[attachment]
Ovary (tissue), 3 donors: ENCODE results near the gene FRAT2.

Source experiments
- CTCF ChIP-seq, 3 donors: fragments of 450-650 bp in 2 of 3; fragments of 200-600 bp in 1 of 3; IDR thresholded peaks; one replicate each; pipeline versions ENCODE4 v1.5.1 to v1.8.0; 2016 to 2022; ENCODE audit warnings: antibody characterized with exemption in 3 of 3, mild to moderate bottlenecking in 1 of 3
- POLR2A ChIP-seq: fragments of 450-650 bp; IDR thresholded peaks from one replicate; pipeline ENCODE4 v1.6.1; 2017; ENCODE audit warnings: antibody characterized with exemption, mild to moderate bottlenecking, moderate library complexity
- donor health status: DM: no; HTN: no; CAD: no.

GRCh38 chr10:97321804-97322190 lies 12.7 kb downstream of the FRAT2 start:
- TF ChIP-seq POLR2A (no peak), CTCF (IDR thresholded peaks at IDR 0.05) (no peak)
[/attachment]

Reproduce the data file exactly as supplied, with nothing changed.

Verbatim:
Ovary (tissue), 3 donors: ENCODE results near the gene FRAT2.

Source experiments
- CTCF ChIP-seq, 3 donors: fragments of 450-650 bp in 2 of 3; fragments of 200-600 bp in 1 of 3; IDR thresholded peaks; one replicate each; pipeline versions ENCODE4 v1.5.1 to v1.8.0; 2016 to 2022; ENCODE audit warnings: antibody characterized with exemption in 3 of 3, mild to moderate bottlenecking in 1 of 3
- POLR2A ChIP-seq: fragments of 450-650 bp; IDR thresholded peaks from one replicate; pipeline ENCODE4 v1.6.1; 2017; ENCODE audit warnings: antibody characterized with exemption, mild to moderate bottlenecking, moderate library complexity
- donor health status: DM: no; HTN: no; CAD: no.

GRCh38 chr10:97321804-97322190 lies 12.7 kb downstream of the FRAT2 start:
- TF ChIP-seq POLR2A (no peak), CTCF (IDR thresholded peaks at IDR 0.05) (no peak)